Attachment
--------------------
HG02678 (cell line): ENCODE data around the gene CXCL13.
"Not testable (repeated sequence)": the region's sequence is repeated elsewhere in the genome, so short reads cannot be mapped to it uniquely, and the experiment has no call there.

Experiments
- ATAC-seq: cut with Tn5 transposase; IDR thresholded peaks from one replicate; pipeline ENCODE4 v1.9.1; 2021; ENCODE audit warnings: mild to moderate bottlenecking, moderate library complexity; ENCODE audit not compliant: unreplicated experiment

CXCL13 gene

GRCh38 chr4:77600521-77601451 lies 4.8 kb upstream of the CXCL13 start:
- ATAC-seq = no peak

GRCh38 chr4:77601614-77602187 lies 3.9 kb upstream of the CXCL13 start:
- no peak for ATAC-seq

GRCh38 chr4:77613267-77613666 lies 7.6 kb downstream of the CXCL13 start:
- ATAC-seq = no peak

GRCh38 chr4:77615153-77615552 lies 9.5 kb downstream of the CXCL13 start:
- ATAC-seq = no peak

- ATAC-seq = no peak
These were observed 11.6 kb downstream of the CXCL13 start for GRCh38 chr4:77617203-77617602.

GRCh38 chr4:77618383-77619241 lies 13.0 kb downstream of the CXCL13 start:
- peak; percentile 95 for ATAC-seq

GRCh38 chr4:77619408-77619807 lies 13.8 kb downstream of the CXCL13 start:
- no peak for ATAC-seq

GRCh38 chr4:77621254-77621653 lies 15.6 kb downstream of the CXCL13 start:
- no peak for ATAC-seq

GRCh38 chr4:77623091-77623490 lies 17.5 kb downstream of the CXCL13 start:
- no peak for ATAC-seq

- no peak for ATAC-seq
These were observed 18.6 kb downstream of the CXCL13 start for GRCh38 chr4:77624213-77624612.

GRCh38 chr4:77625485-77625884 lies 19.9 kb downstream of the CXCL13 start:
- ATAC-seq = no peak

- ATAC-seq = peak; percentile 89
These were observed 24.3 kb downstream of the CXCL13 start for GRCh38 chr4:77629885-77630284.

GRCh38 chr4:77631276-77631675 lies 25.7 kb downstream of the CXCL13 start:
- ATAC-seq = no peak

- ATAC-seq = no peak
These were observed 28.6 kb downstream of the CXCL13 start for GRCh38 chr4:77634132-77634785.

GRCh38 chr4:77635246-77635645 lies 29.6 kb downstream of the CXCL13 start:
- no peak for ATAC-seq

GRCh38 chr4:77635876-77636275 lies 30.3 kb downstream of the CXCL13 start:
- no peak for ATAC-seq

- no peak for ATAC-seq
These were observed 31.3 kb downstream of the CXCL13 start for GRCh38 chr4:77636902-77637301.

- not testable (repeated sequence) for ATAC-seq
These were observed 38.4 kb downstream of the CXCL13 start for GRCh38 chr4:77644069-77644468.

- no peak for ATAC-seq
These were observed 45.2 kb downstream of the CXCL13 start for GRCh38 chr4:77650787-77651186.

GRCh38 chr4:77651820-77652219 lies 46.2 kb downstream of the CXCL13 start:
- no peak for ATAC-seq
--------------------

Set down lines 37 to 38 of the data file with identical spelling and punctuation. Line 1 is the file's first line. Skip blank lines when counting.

- no peak for ATAC-seq

- no peak for ATAC-seq